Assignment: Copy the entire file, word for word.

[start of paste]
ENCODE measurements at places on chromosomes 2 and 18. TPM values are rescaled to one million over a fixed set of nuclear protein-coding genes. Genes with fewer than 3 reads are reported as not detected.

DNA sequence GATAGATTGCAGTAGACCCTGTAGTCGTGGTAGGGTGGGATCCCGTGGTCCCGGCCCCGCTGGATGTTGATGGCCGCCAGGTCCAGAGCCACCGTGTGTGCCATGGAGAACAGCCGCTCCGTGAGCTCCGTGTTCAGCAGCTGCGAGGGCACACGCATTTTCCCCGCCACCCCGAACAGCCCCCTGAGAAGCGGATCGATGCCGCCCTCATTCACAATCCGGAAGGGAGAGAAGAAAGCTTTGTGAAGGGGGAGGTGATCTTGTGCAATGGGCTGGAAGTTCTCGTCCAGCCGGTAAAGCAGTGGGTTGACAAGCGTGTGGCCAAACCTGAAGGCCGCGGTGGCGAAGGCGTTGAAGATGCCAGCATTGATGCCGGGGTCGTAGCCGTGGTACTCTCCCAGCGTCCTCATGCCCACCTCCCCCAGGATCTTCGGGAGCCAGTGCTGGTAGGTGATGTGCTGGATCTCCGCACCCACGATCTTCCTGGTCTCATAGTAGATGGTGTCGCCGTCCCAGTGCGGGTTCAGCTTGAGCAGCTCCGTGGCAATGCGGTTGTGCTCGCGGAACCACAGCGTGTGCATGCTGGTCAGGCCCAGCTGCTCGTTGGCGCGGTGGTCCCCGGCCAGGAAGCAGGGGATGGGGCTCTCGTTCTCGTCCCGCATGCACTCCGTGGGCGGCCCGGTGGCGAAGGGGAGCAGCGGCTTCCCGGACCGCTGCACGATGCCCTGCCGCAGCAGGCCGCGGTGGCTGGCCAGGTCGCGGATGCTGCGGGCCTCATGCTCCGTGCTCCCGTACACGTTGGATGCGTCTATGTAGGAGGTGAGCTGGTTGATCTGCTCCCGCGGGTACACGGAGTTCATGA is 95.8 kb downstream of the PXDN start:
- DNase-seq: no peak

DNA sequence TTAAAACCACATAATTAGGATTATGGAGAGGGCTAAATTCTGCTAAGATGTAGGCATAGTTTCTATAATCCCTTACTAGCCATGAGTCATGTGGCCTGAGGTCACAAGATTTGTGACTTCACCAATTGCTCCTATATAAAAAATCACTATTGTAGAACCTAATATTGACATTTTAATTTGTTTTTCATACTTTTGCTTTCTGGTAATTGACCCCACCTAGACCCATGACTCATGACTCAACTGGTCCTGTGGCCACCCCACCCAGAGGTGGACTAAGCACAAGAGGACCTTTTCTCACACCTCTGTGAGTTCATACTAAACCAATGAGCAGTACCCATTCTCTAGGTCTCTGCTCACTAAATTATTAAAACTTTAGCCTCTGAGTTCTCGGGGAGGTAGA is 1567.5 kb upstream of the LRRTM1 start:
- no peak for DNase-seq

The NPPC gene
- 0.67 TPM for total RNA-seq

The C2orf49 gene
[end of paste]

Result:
ENCODE measurements at places on chromosomes 2 and 18. TPM values are rescaled to one million over a fixed set of nuclear protein-coding genes. Genes with fewer than 3 reads are reported as not detected.

DNA sequence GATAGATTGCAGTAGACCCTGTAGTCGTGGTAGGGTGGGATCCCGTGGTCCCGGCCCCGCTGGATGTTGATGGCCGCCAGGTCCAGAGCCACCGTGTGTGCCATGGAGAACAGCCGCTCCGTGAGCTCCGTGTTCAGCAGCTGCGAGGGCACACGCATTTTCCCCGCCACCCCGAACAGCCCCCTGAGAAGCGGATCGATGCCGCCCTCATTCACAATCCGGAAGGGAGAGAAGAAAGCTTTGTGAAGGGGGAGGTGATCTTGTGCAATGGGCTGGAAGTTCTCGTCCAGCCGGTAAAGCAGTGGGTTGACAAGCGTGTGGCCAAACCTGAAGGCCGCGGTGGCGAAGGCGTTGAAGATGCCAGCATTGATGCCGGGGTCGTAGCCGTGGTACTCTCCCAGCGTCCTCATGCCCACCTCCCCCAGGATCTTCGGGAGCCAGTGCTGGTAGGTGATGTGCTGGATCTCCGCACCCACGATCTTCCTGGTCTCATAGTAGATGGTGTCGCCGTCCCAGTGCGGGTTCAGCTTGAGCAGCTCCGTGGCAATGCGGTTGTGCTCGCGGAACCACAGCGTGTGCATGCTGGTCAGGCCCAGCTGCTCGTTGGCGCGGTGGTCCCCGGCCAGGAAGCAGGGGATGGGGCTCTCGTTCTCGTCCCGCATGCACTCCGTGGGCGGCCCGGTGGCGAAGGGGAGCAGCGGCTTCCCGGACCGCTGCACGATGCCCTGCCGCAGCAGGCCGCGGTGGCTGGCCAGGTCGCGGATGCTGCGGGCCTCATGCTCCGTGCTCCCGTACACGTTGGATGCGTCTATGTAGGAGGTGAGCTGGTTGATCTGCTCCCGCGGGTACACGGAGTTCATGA is 95.8 kb downstream of the PXDN start:
- DNase-seq: no peak

DNA sequence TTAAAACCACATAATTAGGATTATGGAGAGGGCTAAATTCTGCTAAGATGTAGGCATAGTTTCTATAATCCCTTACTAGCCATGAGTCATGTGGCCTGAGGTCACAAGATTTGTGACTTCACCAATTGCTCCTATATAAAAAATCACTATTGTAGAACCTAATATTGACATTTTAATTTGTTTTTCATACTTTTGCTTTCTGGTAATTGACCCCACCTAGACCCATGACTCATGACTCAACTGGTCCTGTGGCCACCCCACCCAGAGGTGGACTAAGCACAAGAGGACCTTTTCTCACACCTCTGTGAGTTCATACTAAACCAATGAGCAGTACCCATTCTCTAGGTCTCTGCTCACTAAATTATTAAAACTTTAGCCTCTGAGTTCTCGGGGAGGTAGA is 1567.5 kb upstream of the LRRTM1 start:
- no peak for DNase-seq

The NPPC gene
- 0.67 TPM for total RNA-seq

The C2orf49 gene